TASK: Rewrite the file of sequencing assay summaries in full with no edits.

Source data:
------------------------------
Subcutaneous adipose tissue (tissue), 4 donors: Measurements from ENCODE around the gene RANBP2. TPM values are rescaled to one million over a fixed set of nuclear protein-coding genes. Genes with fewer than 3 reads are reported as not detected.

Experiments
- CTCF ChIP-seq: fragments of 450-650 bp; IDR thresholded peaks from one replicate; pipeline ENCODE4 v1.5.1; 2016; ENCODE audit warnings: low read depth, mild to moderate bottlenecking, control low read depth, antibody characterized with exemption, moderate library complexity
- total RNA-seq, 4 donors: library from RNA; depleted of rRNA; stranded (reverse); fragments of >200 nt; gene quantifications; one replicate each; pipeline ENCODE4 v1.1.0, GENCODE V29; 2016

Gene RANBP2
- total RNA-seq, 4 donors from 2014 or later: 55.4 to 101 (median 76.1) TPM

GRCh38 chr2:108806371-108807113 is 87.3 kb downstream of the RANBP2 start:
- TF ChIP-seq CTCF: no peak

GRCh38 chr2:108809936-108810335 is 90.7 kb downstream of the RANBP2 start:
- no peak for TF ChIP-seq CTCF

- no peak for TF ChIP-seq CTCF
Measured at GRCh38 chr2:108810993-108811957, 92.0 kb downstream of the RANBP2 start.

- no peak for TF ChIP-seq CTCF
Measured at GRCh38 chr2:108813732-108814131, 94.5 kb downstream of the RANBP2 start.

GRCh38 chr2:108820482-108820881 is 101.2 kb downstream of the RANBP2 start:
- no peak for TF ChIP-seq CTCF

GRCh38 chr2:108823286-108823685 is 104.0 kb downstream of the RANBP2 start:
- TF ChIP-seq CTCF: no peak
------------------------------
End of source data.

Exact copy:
Subcutaneous adipose tissue (tissue), 4 donors: Measurements from ENCODE around the gene RANBP2. TPM values are rescaled to one million over a fixed set of nuclear protein-coding genes. Genes with fewer than 3 reads are reported as not detected.

Experiments
- CTCF ChIP-seq: fragments of 450-650 bp; IDR thresholded peaks from one replicate; pipeline ENCODE4 v1.5.1; 2016; ENCODE audit warnings: low read depth, mild to moderate bottlenecking, control low read depth, antibody characterized with exemption, moderate library complexity
- total RNA-seq, 4 donors: library from RNA; depleted of rRNA; stranded (reverse); fragments of >200 nt; gene quantifications; one replicate each; pipeline ENCODE4 v1.1.0, GENCODE V29; 2016

Gene RANBP2
- total RNA-seq, 4 donors from 2014 or later: 55.4 to 101 (median 76.1) TPM

GRCh38 chr2:108806371-108807113 is 87.3 kb downstream of the RANBP2 start:
- TF ChIP-seq CTCF: no peak

GRCh38 chr2:108809936-108810335 is 90.7 kb downstream of the RANBP2 start:
- no peak for TF ChIP-seq CTCF

- no peak for TF ChIP-seq CTCF
Measured at GRCh38 chr2:108810993-108811957, 92.0 kb downstream of the RANBP2 start.

- no peak for TF ChIP-seq CTCF
Measured at GRCh38 chr2:108813732-108814131, 94.5 kb downstream of the RANBP2 start.

GRCh38 chr2:108820482-108820881 is 101.2 kb downstream of the RANBP2 start:
- no peak for TF ChIP-seq CTCF

GRCh38 chr2:108823286-108823685 is 104.0 kb downstream of the RANBP2 start:
- TF ChIP-seq CTCF: no peak